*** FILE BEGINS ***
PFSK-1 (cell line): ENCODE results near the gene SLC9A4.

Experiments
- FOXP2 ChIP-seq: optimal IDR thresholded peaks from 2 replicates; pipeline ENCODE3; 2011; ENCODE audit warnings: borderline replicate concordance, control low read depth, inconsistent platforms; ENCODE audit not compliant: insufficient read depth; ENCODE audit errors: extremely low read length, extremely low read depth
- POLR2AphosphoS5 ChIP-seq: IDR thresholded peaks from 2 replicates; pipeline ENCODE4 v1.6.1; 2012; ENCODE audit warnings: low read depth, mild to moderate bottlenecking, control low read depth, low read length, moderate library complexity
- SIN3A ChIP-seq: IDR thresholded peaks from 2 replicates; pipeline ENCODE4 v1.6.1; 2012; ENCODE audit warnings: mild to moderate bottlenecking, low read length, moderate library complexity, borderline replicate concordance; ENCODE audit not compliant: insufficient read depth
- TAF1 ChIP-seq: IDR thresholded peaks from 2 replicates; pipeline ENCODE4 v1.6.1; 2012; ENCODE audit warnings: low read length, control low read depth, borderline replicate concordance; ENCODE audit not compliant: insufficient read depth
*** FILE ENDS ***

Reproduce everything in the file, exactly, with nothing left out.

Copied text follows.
PFSK-1 (cell line): ENCODE results near the gene SLC9A4.

Experiments
- FOXP2 ChIP-seq: optimal IDR thresholded peaks from 2 replicates; pipeline ENCODE3; 2011; ENCODE audit warnings: borderline replicate concordance, control low read depth, inconsistent platforms; ENCODE audit not compliant: insufficient read depth; ENCODE audit errors: extremely low read length, extremely low read depth
- POLR2AphosphoS5 ChIP-seq: IDR thresholded peaks from 2 replicates; pipeline ENCODE4 v1.6.1; 2012; ENCODE audit warnings: low read depth, mild to moderate bottlenecking, control low read depth, low read length, moderate library complexity
- SIN3A ChIP-seq: IDR thresholded peaks from 2 replicates; pipeline ENCODE4 v1.6.1; 2012; ENCODE audit warnings: mild to moderate bottlenecking, low read length, moderate library complexity, borderline replicate concordance; ENCODE audit not compliant: insufficient read depth
- TAF1 ChIP-seq: IDR thresholded peaks from 2 replicates; pipeline ENCODE4 v1.6.1; 2012; ENCODE audit warnings: low read length, control low read depth, borderline replicate concordance; ENCODE audit not compliant: insufficient read depth